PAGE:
My friend, Fletcher Millmore, is a British car mechanic and a philosopher. He was explaining an observation of his to me the other day. Fletcher does a lot of driving and one day while traveling down an empty highway, he started looking at skid marks on long stretches of road. Nothing for miles except telephone poles hundreds of yards apart and all the skid marks pointed to the telephone poles. "Odd", he thought. What is this about? Then Fletcher told me that he remembered the lesson he once learned from a racecar driving coach.

The coach said: "Look where you want to go. Don't focus on what you want to avoid." If you look at the telephone pole, you will steer towards it, Fletcher realized. If you look at the space between the poles, you have a much better chance of avoiding hitting a pole.

Something goes wrong and instead of focusing on what we want, we focus on what we don't want or fear. "It's a disaster!" we think. "Look how awful it will all turn out."

Turning the focus away from what we fear and towards where we want to go takes practice. Many of us, me included, have been steering towards telephone poles for a lot of years. But here's the key to the practice. This is not about the distant future. This about focusing on where we want to go right now.

If the car starts to go out of control, focusing on the trip to the beach we plan for this summer won't help us avoid the telephone pole. When we are driving through a skid on that lonely patch of road, what helps us is looking at the empty place between the telephone poles this minute. Dreaming of the future, while very enjoyable, is not steering our course in the present.

By paying attention to where we want to go now, we are able to heighten our awareness of what is happening to us while we steer. This gives us critical information. If the car is skidding off the road, wishing that we were on the beach watching the waves won't help us. Our ability to steer between the poles is increased by our willingness to be aware of right where we are. What is the feeling of our hands on the steering wheel? What is that vibration of the brake pedal under our feet? Are the brakes locking up?

The same lesson applies to healing from an injury. When we are injured what helps us is to focus on what action we can take now. Because my brain was injured, at first I could not swallow correctly. My swallowing reflex no longer worked the way it used to. I might inhale the water that I wanted to drink and choke. Since my body had changed, to figure out how to aim the water I was trying to drink, I had to become aware of what actually happened when I attempted to swallow and how that felt.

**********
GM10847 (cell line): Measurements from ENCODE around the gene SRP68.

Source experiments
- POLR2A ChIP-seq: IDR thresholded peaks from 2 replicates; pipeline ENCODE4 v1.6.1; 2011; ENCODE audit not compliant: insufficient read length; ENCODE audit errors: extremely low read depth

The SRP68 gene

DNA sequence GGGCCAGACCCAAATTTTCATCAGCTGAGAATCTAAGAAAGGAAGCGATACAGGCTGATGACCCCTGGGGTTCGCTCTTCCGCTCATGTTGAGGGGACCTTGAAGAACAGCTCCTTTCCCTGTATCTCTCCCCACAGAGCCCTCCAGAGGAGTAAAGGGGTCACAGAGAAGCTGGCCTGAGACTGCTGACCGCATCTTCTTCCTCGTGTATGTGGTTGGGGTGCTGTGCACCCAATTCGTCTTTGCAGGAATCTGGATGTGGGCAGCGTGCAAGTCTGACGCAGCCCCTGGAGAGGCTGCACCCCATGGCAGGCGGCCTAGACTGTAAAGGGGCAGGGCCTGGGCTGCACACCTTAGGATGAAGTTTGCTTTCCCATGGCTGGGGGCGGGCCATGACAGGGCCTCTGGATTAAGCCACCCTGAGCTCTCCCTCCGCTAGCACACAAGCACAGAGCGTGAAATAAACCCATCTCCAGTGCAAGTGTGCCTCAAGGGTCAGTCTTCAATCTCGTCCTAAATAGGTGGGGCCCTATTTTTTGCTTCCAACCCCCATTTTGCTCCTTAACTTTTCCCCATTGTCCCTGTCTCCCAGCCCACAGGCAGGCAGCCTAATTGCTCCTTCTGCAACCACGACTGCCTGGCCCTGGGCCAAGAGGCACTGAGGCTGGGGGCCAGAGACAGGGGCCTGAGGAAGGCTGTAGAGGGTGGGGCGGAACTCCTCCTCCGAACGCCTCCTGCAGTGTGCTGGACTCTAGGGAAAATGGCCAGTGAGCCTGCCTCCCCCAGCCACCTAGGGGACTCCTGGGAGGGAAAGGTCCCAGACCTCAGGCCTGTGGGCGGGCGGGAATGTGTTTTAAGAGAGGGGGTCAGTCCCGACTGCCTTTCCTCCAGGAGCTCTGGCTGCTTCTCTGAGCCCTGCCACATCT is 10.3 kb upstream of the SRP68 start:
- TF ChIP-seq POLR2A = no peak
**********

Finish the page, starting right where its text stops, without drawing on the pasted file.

Dreaming of future glasses of ice water didn't help me. I needed to aim the water down my throat when it was in my mouth. To do this I was taught to tuck my chin down to one side to slow the reflex. This allowed me to choose where I wanted the water to go. Tucking my chin, I could feel my throat and mouth as I tried to swallow. I could stop and start again. I could take small sips and work with little amounts.

If I only paid attention to the fact that I could not swallow, if I only thought about what it would be like if I could not drink liquids, if I only aimed at what I was afraid of, I would never have learned to swallow again. I would still have a feeding tube. Each swallow I practiced I was aiming at getting the water where I wanted it to go, not focusing on what I could not do. Each effort to aim was what re-taught my body to swallow.

This takes courage, this willingness to know and be with the fear and the difficulty of our injuries at the same time we are aiming between the telephone poles of our lives. But Fletcher is right, as difficult as it feels, if we don't aim where we want to go, we make it unlikely we will ever get there.

Author's Bio: 

Alison Bonds Shapiro, MBA, works with stroke survivors and their families, and is the author of Healing into Possibility: the Transformational Lessons of a Stroke.

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